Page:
Asbestos Fibers - History - Industrial Era

Industrial Era

Asbestos use in England dates back to the 1700s, but did not become widespread until the Industrial Revolution during the late 1800s.

The Industrial Revolution represented a huge boom for the asbestos industry. Factories were opening everywhere and new uses for the miracle mineral were being devised on a regular basis. Commercial asbestos mines sprung up in the late 1800s and entrepreneurs recognised that asbestos could perhaps make them rich. The U.S. asbestos industry began in 1858 when fibrous anthophyllite was mined for use as asbestos insulation by the Johns Company, a predecessor to the current Johns Manville at a quarry at Ward's Hill on Staten Island, New York. Asbestos became more widespread during the industrial revolution; in 1866 it was used as insulation in the U.S. and Canada. Development of the first commercial asbestos mine began in 1874 in the Appalachian foothills of Quebec. By the mid 20th century uses included fire retardant coatings, concrete, bricks, pipes and fireplace cement, heat, fire, and acid resistant gaskets, pipe insulation, ceiling insulation, fireproof drywall, flooring, roofing, lawn furniture, and drywall joint compound.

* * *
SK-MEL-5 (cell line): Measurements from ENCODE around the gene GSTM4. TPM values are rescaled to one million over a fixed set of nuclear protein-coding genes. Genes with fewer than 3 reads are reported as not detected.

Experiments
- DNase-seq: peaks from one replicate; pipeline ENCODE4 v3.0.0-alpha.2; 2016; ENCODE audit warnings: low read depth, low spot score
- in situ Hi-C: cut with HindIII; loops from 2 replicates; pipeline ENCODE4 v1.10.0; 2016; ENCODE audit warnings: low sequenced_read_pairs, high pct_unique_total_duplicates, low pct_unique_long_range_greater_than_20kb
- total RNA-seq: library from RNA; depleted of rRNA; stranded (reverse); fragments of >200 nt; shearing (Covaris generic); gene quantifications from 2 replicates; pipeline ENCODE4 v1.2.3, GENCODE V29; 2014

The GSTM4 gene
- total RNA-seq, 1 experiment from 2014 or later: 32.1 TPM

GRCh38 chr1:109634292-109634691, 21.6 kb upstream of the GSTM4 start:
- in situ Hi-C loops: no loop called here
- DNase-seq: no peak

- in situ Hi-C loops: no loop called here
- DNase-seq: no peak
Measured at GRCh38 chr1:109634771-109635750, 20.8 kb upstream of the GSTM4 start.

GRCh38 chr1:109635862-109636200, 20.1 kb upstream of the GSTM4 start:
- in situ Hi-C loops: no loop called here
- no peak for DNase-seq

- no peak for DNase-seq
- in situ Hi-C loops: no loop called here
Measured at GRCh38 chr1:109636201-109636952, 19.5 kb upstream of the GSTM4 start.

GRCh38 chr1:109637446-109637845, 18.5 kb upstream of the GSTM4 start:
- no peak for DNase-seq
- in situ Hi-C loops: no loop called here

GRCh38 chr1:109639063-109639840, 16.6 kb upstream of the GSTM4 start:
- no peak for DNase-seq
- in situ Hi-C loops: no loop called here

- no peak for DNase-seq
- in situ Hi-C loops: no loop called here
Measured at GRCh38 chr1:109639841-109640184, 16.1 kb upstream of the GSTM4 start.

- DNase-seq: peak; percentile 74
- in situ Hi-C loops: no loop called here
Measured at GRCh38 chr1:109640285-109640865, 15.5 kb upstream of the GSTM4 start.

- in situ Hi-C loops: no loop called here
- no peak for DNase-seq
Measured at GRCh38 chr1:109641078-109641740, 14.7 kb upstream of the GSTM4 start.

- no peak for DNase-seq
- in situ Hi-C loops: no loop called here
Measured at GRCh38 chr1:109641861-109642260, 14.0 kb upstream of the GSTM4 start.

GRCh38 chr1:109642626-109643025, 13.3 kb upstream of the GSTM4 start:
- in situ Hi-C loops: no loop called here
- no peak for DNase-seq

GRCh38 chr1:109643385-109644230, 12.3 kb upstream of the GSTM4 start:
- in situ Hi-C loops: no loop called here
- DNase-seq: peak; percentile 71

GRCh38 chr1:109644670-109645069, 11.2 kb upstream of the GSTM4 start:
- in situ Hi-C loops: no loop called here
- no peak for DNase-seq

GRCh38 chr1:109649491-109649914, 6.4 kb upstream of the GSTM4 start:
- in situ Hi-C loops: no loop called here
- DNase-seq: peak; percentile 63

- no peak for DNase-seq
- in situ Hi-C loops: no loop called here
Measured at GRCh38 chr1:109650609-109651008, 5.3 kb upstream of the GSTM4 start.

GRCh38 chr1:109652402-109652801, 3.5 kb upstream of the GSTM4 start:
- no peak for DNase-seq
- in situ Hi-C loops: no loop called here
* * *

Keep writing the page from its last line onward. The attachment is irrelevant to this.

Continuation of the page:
In Japan, particularly after World War II, asbestos was used in the manufacture of ammonium sulfate for purposes of rice production, sprayed upon the ceilings, iron skeletons, and walls of railroad cars and buildings (during the 1960s), and used for energy efficiency reasons as well. Production of asbestos in Japan peaked in 1974 and went through ups and downs until about 1990, when production began to drop severely.

Read more about this topic:  Asbestos Fibers, History

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